2515 Dole Street
Honolulu, HI 96822
Tel: (808) 956-7966
(808) 956-3000 (Application Request Line)
Fax: (808) 956-6402
Dean: Lawrence C. Foster
Associate Dean: Carol Mon Lee
Assistant Dean: Laurie A. Tochiki
D. Antolini, MPP, JD-environmental law, torts, legal writing
J. Barkai, MBA, JD-clinical program, alternative dispute resolution, evidence
H. Beh, PhD, JD-contracts, advanced torts, legal writing
R. Brown, JD, LLM-labor law, legal writing
D. Callies, JD, LLM-real property, land use regulation, state and local government, legal writing
W. Chang, JD-native Hawaiian rights, water law, jurisprudence, legal writing
A. Conner, PhD, JD-Chinese law, legal writing
K. Gebbia-Pinetti, JD-commercial law, bankruptcy, legal writing
V. Hench, JD, LLM-criminal law, civil rights, legal writing
C. Iijima, JD (Pre-admission Program director)- legal writing
C. Jarman, JD, LLM-environmental law, ocean law, legal writing
M. Levin, JD, LLM-sales, Japanese law, legal writing
C. Pang, MPH, JD-elder law, family law
J. Pietsch, JD-elder law
R. Roth, JD, LLM-taxation, trusts and estates
L. Seeger, JD, MLawLibr-legal bibliography
J. Van Dyke, JD-constitutional law, international law, international human rights, legal writing
E. Yamamoto, JD-civil procedure; race, culture and the law; legal writing
Since admitting its first class of students in 1973, the William S. Richardson School of Law has graduated more than 1,500 attorneys, most of whom continue to serve in the state of Hawai'i. As the school matures, its graduates have risen to prominent positions, including governor of Hawai'i; president of a Hawai'i university; a federal magistrate; circuit, district, family, and per diem court judges; partners in major law firms; and members of the state Legislature and Honolulu City Council. In addition, graduates of the school are found in significant numbers at the attorney general, public defender, and prosecutor offices.
The law school offers a three-year, post-baccalaureate program culminating in the Juris Doctor (JD) degree, also known as the first professional degree in law. Although some law schools offer graduate degrees in law (this school does not), the great majority of students find that the JD degree is sufficient to prepare for admission to a bar and for a career in law.
Many of the 240 students in the law school either were born in Hawai'i or have other ties to the state or region. We also welcome students from the continental United States, Asia, and the Pacific. Many students from out-of-state express an interest in the school's exceptional Pacific-Asian, environmental, or ocean policy areas of emphasis. Each entering class (80-85 in number) typically reflects the ethnic diversity of Hawai'i and includes individuals of African American, Caucasian, Chinese, Filipino, Hawaiian, Japanese, Korean, and Pacific Island ancestry. Currently enrolled students from the Asia Pacific region represent China, Fiji, Guam, Japan, and the Northern Mariana Islands.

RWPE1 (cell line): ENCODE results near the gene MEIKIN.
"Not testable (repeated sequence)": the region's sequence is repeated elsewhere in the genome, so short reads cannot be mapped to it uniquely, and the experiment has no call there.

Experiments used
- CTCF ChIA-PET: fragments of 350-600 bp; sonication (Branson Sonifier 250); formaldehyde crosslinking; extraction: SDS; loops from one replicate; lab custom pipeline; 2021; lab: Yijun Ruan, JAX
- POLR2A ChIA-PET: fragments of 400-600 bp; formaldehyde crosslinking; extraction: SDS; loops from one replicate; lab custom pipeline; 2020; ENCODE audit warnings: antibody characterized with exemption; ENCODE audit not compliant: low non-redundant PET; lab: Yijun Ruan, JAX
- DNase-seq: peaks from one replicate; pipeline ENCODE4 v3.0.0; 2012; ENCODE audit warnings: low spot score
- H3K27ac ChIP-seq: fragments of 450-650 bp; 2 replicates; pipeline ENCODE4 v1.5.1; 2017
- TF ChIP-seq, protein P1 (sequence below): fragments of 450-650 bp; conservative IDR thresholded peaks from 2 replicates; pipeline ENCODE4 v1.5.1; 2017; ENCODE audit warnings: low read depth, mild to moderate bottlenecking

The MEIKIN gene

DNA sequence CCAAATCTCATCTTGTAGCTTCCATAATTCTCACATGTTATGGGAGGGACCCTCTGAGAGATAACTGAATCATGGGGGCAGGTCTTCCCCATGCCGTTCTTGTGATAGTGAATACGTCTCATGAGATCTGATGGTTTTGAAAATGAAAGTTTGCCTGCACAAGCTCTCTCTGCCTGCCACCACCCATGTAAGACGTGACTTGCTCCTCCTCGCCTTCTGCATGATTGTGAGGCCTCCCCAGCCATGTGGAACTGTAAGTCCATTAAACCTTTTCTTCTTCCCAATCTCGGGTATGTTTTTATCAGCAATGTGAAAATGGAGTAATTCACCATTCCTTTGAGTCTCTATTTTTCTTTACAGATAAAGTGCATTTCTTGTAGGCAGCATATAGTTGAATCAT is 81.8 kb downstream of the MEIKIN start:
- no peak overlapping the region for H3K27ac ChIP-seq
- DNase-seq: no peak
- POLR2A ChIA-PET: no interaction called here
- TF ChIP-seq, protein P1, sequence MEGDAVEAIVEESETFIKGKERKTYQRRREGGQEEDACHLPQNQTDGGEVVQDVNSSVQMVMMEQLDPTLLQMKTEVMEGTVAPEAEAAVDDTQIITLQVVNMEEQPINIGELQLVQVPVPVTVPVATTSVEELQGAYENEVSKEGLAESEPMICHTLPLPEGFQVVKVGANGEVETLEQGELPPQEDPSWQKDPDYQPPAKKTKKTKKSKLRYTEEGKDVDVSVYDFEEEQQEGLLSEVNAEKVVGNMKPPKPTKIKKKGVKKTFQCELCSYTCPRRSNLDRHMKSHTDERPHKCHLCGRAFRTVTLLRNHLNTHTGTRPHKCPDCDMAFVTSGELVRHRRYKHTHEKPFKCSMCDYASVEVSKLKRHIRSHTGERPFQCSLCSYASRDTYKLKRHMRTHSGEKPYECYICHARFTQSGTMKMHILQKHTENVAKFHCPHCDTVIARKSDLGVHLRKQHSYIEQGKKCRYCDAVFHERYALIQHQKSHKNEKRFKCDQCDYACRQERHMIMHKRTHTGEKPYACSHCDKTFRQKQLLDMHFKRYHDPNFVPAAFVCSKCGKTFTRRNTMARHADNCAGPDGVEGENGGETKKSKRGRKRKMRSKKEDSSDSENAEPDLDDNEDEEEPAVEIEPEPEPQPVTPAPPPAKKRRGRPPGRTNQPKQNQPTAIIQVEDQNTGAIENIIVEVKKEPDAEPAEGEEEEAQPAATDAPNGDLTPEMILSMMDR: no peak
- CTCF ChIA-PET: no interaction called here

Approximately half of the students are female, and about 20 percent have completed other graduate degrees before enrolling in the law school.
The mission of the William S. Richardson School of Law is to provide formal legal education, encourage and support scholarly legal research, and promote justice in our society and professional responsibility and public service within our profession. We share the goals of the State of Hawai'i and the University to provide educational opportunities for the people of this state and to be leaders in environmental law, Pacific and Asian legal studies, and the law of the sea.
In carrying out this mission, the school's graduates fill a demand for qualified attorneys who are sensitive to Hawai'i's special needs and who will serve government and the public interest as well as private entities.
Students are encouraged to study law and legal institutions as integral parts of larger social, political, economic, and ecological systems. A number of law students concurrently seek graduate degrees at the University of Hawai'i while undertaking the JD program.
The accreditation process of the American Bar Association (ABA) is designed to ensure that approved law schools have adequate facilities and adhere to sound educational policies. The School of Law has been fully approved by the ABA; this enables its graduates to present a JD degree acceptable to the bar examiners in every state. There are approximately 180 ABA-approved law schools in the United States.
In 1989, the School of Law was admitted to full membership in the Association of American Law Schools
Degree Offered: Juris Doctor (JD)
Students have access to academic, personal, and career counseling at any time during the program. Academic counseling is intended to assist the student in defining a program that will satisfy both personal interests and professional development.
Career counseling and information on job opportunities are provided to students for part-time, clerkship, and entry-level positions. About 40 Honolulu legal employers representing the private, public, and public-interest sectors participate in the on-campus interview program for law students. The law school also presents informational programs on career choices and alternatives and preparation for the job search.